National Standards and Federalism

Someone once said that the problem with national standards is that the right won't abide "national" and the left won't abide "standards".
John Ray linked to this Washington Post article on low-level "Advanced Placement" courses. Edespresso linked to this Education Next article by Chester Finn and Mike Petrili advocating national standards as a substitute for the thicket of Federal laws which interfere with local control of education.

NCLB is an unconstitutional intrusion by the Federal government into an area reserved to the States or to the people. While that objection may sound antique to those who believe that the US Constitution is a living document, the Federal principle recognizes that human rationality has limits and allows numerous experiments in public policy. To a devout Federalist, the Department of Education is unconstitutional, and so are Federal minimum wage laws, Federal child labor laws, Social Security, and Federal subsidies to agriculture. To avoid that larger fight, an administration concerned simultaneously for the Federal principle and for education might consider that the Federal government exercises legitimate authority over four pre-college school systems: the Washington, DC, schools, the Bureau of Indian Affairs schools, the Department of Defense schools, and the US Embassy schools. All the Federal government has to do to inject competition into the K-12 education industry is 1) to create exit exams for a 12 year sequence of courses which meets graduation requirements in these schools, 2) to offer credit-by-exam at any time, at any age, 3) to allow any US citizen the option to sit for these exams, 4) to offer HS diplomas to students who accumulate sufficient credits, and 5) to authorize independent institutions to administer these exams. Let competition between Sylvan Learning Centers and the Kumon Institute drive the cost of an accredited K-12 education to the marginal cost of administering and grading exams.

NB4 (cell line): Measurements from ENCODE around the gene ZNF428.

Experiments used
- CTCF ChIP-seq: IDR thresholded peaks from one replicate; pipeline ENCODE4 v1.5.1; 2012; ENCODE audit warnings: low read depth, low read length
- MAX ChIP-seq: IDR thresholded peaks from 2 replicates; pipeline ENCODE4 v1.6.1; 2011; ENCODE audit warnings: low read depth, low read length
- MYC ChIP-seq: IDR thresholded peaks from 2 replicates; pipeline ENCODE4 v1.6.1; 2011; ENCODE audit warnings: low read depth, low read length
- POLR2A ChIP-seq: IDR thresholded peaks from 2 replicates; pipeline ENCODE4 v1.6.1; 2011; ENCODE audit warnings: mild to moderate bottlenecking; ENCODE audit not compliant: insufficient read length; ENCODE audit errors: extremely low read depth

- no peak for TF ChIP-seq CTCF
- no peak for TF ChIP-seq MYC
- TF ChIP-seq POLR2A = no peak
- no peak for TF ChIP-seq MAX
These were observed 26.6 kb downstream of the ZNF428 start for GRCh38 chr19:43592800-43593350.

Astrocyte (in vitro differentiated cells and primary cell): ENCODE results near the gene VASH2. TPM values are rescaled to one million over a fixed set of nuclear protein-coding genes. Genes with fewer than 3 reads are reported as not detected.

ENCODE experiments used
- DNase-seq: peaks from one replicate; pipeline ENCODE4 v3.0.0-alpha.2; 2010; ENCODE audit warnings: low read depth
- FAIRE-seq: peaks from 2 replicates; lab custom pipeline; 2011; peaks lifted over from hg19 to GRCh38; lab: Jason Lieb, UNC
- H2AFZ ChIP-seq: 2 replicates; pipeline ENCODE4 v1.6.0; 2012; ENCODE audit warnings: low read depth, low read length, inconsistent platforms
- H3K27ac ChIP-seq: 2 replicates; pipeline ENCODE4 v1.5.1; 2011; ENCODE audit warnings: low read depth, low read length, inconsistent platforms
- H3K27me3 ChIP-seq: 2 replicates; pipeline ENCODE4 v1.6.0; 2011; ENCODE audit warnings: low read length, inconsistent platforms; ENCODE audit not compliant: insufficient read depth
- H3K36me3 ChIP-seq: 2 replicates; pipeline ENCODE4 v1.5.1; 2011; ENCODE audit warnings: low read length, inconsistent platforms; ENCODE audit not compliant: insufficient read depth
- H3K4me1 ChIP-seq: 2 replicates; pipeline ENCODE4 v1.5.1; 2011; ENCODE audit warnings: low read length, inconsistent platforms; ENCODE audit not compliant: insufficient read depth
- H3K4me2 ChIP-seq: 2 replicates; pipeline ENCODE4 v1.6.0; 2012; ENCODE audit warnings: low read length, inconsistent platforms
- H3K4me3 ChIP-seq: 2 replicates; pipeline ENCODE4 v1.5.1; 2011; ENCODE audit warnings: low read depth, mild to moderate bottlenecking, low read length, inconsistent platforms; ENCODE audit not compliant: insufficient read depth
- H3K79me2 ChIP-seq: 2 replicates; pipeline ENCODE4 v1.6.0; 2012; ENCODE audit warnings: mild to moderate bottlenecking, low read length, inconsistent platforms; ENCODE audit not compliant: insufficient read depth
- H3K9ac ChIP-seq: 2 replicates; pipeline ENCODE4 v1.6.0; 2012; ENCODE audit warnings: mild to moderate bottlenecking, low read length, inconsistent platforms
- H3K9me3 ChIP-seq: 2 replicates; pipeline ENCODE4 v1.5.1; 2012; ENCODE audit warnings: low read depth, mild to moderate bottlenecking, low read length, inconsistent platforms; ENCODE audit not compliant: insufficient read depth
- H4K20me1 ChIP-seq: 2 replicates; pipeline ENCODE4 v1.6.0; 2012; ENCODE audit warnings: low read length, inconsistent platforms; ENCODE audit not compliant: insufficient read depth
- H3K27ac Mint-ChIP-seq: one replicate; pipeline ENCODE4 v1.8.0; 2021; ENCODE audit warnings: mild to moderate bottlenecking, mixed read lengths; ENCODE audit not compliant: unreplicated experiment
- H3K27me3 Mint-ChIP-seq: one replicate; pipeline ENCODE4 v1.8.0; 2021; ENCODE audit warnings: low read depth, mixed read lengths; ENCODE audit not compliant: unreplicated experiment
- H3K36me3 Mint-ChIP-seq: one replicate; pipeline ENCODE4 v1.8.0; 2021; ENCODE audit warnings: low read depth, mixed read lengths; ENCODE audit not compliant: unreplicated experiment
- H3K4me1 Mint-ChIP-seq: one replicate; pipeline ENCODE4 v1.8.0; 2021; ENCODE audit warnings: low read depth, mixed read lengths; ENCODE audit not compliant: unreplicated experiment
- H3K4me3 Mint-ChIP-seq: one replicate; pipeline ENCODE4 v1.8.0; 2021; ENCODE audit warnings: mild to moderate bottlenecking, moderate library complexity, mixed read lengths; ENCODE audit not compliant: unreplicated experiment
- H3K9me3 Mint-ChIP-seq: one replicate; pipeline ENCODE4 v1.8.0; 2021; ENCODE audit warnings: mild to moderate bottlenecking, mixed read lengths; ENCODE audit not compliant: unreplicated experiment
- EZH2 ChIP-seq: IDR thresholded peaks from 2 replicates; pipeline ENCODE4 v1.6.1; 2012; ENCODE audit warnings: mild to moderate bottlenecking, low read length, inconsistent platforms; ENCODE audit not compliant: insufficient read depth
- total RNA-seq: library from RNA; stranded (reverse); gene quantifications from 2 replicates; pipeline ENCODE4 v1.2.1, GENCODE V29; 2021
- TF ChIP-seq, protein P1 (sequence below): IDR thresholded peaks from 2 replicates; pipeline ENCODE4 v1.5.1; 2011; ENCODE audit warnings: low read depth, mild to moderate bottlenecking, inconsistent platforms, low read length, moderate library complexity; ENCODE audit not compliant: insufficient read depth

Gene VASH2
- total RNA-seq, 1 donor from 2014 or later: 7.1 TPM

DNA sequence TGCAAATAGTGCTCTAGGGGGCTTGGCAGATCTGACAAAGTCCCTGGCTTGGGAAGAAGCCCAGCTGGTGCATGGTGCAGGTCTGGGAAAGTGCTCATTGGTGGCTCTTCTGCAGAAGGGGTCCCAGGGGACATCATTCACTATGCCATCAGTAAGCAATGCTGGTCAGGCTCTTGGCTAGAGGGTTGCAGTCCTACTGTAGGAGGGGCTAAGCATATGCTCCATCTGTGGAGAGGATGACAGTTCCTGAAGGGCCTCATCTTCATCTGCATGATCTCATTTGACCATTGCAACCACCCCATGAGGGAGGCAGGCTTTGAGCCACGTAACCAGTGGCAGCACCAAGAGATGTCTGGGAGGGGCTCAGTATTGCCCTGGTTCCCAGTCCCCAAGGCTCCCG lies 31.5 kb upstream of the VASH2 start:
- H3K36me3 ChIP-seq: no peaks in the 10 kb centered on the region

allen said...

Might as well put the traffic on your site.